The media narrative that Clinton garners less enthusiasm is wrong

Since Vermont Senator Bernie Sanders emerged as a candidate who could generate big crowds, the media narrative has been that his supporters are more enthusiastic than Hillary Clinton’s.

Reading the recent polls suggests that’s not true.

You can see this in three different sorts of polls: ones that ask about people’s commitment to their candidate, their likelihood of coming out to vote for her or him, and in questions about enthusiasm.

In the most recent Des Moines Register poll in which Clinton leads narrowly, close to double the number of Sanders supporters (29%) say they could be persuaded to change their mind than Clinton supporters (16%).

Des Moines Register poll,

Des Moines Register poll, 1/26=1/29/2016. 602 likely voters. Margin of error +/- 4 percentage points.

If Sanders voters were, as a group, more enthusiastic, you’d expect that they’d be less likely to say they could be persuaded to change their minds.

Moreover, this same poll found:

Clinton leads Sanders among Democrats who say they will definitely hit caucus sites, while Sanders leads among Democrats who say they will probably caucus.

Again, this greater propensity to caucus undermines the narrative than Sanders supporters are more enthusiastic.

Among all Iowa Democrats, while there is enthusiasm for both Sanders and Clinton, there is a little more enthusiasm for Clinton as the nominee — 73% vs. 69%.

Screenshot 2016-01-31 11.53.48

Indicators of greater enthusiasm for Clinton can also be seen outside Iowa.

For instance, the most recent ABC News/Washington Post poll found that more Clinton supporters say they’re committed in their choice of her as their candidate.

Washington Post-ABC News poll Jan. 21-24, 2016

Washington Post-ABC News poll. 1/21-24, 2016.

Versus the Iowa poll, fewer people polled are certain of their choices, a finding that makes sense since most people’s primaries or caucuses are not coming as soon. However, the pattern regarding commitment to a candidate is the same. Clinton supporters are more certain of their choices.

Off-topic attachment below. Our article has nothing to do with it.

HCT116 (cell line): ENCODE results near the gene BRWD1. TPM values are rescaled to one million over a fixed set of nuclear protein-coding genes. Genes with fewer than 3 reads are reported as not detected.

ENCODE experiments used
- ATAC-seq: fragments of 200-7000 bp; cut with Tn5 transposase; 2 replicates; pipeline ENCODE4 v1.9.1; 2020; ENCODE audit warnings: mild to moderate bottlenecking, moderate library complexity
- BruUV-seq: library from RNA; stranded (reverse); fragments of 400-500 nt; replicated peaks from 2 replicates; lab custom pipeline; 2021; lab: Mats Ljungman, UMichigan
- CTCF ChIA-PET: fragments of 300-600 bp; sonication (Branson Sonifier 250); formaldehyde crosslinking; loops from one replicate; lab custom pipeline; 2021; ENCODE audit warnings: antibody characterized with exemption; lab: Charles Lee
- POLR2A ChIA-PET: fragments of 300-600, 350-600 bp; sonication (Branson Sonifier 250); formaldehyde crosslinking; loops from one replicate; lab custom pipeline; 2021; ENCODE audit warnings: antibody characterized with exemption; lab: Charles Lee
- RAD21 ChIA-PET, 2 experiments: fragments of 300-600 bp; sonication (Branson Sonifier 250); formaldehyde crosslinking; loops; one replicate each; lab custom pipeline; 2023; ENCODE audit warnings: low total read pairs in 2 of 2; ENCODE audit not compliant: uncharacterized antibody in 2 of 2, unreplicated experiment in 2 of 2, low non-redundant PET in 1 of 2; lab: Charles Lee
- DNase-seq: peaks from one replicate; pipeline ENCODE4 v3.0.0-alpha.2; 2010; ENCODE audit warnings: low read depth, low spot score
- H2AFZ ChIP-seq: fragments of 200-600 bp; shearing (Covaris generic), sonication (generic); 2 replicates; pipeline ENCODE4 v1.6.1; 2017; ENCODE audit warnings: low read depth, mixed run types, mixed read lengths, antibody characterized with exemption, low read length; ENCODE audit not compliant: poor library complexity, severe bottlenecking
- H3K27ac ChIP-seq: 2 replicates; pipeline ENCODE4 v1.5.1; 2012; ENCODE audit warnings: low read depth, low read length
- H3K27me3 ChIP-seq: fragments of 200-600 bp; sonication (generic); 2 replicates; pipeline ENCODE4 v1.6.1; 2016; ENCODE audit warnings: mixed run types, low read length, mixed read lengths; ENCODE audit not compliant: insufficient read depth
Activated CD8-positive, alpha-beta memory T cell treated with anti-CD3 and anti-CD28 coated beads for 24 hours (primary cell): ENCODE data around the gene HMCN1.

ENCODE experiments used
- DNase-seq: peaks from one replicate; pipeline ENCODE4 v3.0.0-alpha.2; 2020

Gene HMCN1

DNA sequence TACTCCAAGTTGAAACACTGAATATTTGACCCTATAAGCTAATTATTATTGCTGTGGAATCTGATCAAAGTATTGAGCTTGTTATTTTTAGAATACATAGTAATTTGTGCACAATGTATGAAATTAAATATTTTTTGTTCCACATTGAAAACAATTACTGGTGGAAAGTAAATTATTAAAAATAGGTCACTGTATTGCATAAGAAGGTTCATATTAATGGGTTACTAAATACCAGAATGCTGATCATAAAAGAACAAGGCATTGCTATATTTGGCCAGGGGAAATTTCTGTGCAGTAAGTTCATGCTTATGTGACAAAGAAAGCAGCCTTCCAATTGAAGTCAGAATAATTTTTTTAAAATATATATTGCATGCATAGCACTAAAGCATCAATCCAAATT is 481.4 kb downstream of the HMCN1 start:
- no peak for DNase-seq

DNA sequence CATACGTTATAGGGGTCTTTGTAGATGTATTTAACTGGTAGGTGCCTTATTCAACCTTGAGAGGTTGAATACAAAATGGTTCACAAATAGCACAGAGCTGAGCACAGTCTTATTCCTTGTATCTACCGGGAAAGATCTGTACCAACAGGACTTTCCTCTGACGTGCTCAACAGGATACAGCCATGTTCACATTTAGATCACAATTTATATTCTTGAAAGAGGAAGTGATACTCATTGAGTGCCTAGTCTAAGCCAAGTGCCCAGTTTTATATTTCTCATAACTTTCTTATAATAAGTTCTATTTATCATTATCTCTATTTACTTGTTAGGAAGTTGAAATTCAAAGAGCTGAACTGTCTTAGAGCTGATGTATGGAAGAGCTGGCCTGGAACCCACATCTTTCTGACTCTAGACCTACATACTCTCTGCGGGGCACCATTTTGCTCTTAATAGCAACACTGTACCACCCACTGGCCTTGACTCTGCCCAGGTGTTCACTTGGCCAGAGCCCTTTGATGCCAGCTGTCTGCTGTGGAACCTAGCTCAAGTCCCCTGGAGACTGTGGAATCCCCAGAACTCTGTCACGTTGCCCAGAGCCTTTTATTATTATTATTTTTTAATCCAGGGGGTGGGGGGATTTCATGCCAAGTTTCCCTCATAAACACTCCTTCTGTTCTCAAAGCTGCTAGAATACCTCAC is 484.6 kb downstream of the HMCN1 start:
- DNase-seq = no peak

And in the most recent CNN poll, 33% of Democrats polled say they would be enthusiastic if Sanders was the nominee, compared to 37% saying that regarding Clinton. Granted, these are not big differences, but they again follow the pattern of Clinton supporters being more enthusiastic.

Despite all this, media stories continue to suggest Sanders supporters are more enthusiastic.

That’s true for a Washington Post story that discusses the Des Moines Register poll discussed above, which certainly doesn’t show that.

One reason why the polls and the narrative don’t match up might be that there’s a different sort of enthusiasm for Clinton. That’s what’s been suggested by Tom Vilsack, the former Democratic governor of Iowa.

“I think there is a different kind of passion that fuels the Clinton campaign,” Mr. Vilsack said. “It’s not the rah-rah, big rally, yelling screaming type of passion. It is the passion of perseverance.”

He said Iowa women, in particular, recognize that sense of perseverance in working for a better future for their families, and he predicted that their support would help Mrs. Clinton emerge from the caucuses victorious.

“They are not going to be doing high-fives and all that kind of stuff,” he said, “but they are going to be there on caucus night.” [source]

It’s also possible that the polls are somehow getting this wrong.

Another possibility comes from the fact that Sanders likes to hold big rallies while Clinton tends to hold town meetings. The different kinds of events very well could convey different levels of enthusiasm.

And maybe reporters are getting this wrong because people in their circles, whether their kids or other adults, are more pro-Sanders than the general population.

Whatever the cause or causes, there are many hints in polls that the media narrative about enthusiasm is wrong. This polling pattern may change or may not be translated into votes, but it’s there while being unrecognized in discussions of the Democratic nomination race.

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Amy Fried

About Amy Fried

Amy Fried loves Maine's sense of community and the wonderful mix of culture and outdoor recreation. She loves politics in three ways: as an analytical political scientist, a devoted political junkie and a citizen who believes politics matters for people's lives. Fried is Professor of Political Science at the University of Maine and the faculty advisor to the UMaine College Republicans. Fried's views are her own and do not represent those of her employer or any group to which she belongs.